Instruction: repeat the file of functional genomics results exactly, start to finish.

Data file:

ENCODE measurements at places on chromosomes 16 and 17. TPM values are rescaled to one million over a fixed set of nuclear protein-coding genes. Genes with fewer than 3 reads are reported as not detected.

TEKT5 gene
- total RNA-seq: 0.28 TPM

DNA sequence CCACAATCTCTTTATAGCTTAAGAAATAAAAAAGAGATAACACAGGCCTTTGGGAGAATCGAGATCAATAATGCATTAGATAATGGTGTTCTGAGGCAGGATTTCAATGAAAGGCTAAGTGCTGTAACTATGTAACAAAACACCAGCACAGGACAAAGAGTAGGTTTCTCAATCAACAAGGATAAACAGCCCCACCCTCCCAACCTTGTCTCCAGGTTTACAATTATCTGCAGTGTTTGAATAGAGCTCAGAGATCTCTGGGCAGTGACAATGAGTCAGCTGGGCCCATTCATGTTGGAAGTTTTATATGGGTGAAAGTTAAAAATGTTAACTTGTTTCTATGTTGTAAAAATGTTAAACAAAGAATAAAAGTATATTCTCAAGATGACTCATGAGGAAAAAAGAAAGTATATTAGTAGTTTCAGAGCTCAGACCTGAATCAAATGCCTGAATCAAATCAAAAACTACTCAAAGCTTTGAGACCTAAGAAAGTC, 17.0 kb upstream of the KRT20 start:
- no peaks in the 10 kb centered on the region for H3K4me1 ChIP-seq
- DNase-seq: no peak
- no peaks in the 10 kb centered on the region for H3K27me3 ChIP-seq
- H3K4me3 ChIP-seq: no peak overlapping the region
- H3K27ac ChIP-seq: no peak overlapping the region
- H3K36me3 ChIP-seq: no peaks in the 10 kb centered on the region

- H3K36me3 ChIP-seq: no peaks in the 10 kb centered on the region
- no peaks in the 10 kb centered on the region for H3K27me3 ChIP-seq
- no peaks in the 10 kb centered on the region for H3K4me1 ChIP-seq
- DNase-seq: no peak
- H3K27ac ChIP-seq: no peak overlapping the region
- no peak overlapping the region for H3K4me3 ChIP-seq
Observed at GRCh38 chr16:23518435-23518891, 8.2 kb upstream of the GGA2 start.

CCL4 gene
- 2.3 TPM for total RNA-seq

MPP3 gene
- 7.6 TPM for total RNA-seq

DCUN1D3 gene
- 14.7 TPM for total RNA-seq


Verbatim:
ENCODE measurements at places on chromosomes 16 and 17. TPM values are rescaled to one million over a fixed set of nuclear protein-coding genes. Genes with fewer than 3 reads are reported as not detected.

TEKT5 gene
- total RNA-seq: 0.28 TPM

DNA sequence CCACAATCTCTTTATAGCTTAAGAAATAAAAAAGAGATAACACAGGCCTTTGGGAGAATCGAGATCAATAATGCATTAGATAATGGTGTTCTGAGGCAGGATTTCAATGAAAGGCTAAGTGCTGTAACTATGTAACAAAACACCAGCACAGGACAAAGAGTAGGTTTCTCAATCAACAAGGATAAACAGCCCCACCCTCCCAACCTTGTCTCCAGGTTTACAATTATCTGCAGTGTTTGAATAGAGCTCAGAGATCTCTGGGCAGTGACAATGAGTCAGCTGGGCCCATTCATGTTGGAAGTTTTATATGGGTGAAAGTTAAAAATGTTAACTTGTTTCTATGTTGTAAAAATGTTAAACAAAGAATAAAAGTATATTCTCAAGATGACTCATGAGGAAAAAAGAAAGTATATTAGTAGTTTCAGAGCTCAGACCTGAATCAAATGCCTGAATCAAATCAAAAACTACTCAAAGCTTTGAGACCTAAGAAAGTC, 17.0 kb upstream of the KRT20 start:
- no peaks in the 10 kb centered on the region for H3K4me1 ChIP-seq
- DNase-seq: no peak
- no peaks in the 10 kb centered on the region for H3K27me3 ChIP-seq
- H3K4me3 ChIP-seq: no peak overlapping the region
- H3K27ac ChIP-seq: no peak overlapping the region
- H3K36me3 ChIP-seq: no peaks in the 10 kb centered on the region

- H3K36me3 ChIP-seq: no peaks in the 10 kb centered on the region
- no peaks in the 10 kb centered on the region for H3K27me3 ChIP-seq
- no peaks in the 10 kb centered on the region for H3K4me1 ChIP-seq
- DNase-seq: no peak
- H3K27ac ChIP-seq: no peak overlapping the region
- no peak overlapping the region for H3K4me3 ChIP-seq
Observed at GRCh38 chr16:23518435-23518891, 8.2 kb upstream of the GGA2 start.

CCL4 gene
- 2.3 TPM for total RNA-seq

MPP3 gene
- 7.6 TPM for total RNA-seq

DCUN1D3 gene
- 14.7 TPM for total RNA-seq